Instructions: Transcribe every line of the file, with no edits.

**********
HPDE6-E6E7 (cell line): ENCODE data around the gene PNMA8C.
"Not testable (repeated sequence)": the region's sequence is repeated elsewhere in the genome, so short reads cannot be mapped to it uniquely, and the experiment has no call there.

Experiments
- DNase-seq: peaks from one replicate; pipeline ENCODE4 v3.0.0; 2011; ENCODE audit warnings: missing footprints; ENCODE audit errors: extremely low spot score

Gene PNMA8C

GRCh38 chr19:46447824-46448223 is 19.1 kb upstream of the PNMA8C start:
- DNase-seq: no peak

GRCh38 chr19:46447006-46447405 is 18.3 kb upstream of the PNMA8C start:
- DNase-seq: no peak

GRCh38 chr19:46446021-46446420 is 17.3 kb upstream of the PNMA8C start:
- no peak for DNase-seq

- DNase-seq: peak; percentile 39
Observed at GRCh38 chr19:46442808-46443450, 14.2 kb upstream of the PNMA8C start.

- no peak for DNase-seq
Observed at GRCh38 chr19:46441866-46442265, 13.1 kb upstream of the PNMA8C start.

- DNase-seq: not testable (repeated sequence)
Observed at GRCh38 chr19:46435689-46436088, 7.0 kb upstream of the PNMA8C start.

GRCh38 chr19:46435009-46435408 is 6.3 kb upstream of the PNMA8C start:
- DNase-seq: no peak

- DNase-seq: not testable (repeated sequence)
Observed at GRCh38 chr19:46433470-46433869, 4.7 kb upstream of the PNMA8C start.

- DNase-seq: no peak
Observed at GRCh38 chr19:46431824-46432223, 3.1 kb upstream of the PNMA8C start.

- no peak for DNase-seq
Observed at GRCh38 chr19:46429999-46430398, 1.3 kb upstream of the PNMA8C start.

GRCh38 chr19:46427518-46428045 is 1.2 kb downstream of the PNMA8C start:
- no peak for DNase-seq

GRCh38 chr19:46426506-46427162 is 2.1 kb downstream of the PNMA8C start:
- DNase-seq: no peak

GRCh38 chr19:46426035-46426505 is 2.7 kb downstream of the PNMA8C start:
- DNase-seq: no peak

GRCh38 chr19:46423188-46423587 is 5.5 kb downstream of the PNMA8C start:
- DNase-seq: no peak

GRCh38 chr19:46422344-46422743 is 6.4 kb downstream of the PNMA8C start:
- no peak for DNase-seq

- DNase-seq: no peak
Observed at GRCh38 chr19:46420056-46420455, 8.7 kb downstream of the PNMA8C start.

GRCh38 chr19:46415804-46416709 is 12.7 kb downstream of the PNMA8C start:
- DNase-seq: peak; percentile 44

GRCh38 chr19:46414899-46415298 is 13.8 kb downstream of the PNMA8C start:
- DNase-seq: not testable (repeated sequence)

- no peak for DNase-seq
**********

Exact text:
HPDE6-E6E7 (cell line): ENCODE data around the gene PNMA8C.
"Not testable (repeated sequence)": the region's sequence is repeated elsewhere in the genome, so short reads cannot be mapped to it uniquely, and the experiment has no call there.

Experiments
- DNase-seq: peaks from one replicate; pipeline ENCODE4 v3.0.0; 2011; ENCODE audit warnings: missing footprints; ENCODE audit errors: extremely low spot score

Gene PNMA8C

GRCh38 chr19:46447824-46448223 is 19.1 kb upstream of the PNMA8C start:
- DNase-seq: no peak

GRCh38 chr19:46447006-46447405 is 18.3 kb upstream of the PNMA8C start:
- DNase-seq: no peak

GRCh38 chr19:46446021-46446420 is 17.3 kb upstream of the PNMA8C start:
- no peak for DNase-seq

- DNase-seq: peak; percentile 39
Observed at GRCh38 chr19:46442808-46443450, 14.2 kb upstream of the PNMA8C start.

- no peak for DNase-seq
Observed at GRCh38 chr19:46441866-46442265, 13.1 kb upstream of the PNMA8C start.

- DNase-seq: not testable (repeated sequence)
Observed at GRCh38 chr19:46435689-46436088, 7.0 kb upstream of the PNMA8C start.

GRCh38 chr19:46435009-46435408 is 6.3 kb upstream of the PNMA8C start:
- DNase-seq: no peak

- DNase-seq: not testable (repeated sequence)
Observed at GRCh38 chr19:46433470-46433869, 4.7 kb upstream of the PNMA8C start.

- DNase-seq: no peak
Observed at GRCh38 chr19:46431824-46432223, 3.1 kb upstream of the PNMA8C start.

- no peak for DNase-seq
Observed at GRCh38 chr19:46429999-46430398, 1.3 kb upstream of the PNMA8C start.

GRCh38 chr19:46427518-46428045 is 1.2 kb downstream of the PNMA8C start:
- no peak for DNase-seq

GRCh38 chr19:46426506-46427162 is 2.1 kb downstream of the PNMA8C start:
- DNase-seq: no peak

GRCh38 chr19:46426035-46426505 is 2.7 kb downstream of the PNMA8C start:
- DNase-seq: no peak

GRCh38 chr19:46423188-46423587 is 5.5 kb downstream of the PNMA8C start:
- DNase-seq: no peak

GRCh38 chr19:46422344-46422743 is 6.4 kb downstream of the PNMA8C start:
- no peak for DNase-seq

- DNase-seq: no peak
Observed at GRCh38 chr19:46420056-46420455, 8.7 kb downstream of the PNMA8C start.

GRCh38 chr19:46415804-46416709 is 12.7 kb downstream of the PNMA8C start:
- DNase-seq: peak; percentile 44

GRCh38 chr19:46414899-46415298 is 13.8 kb downstream of the PNMA8C start:
- DNase-seq: not testable (repeated sequence)

- no peak for DNase-seq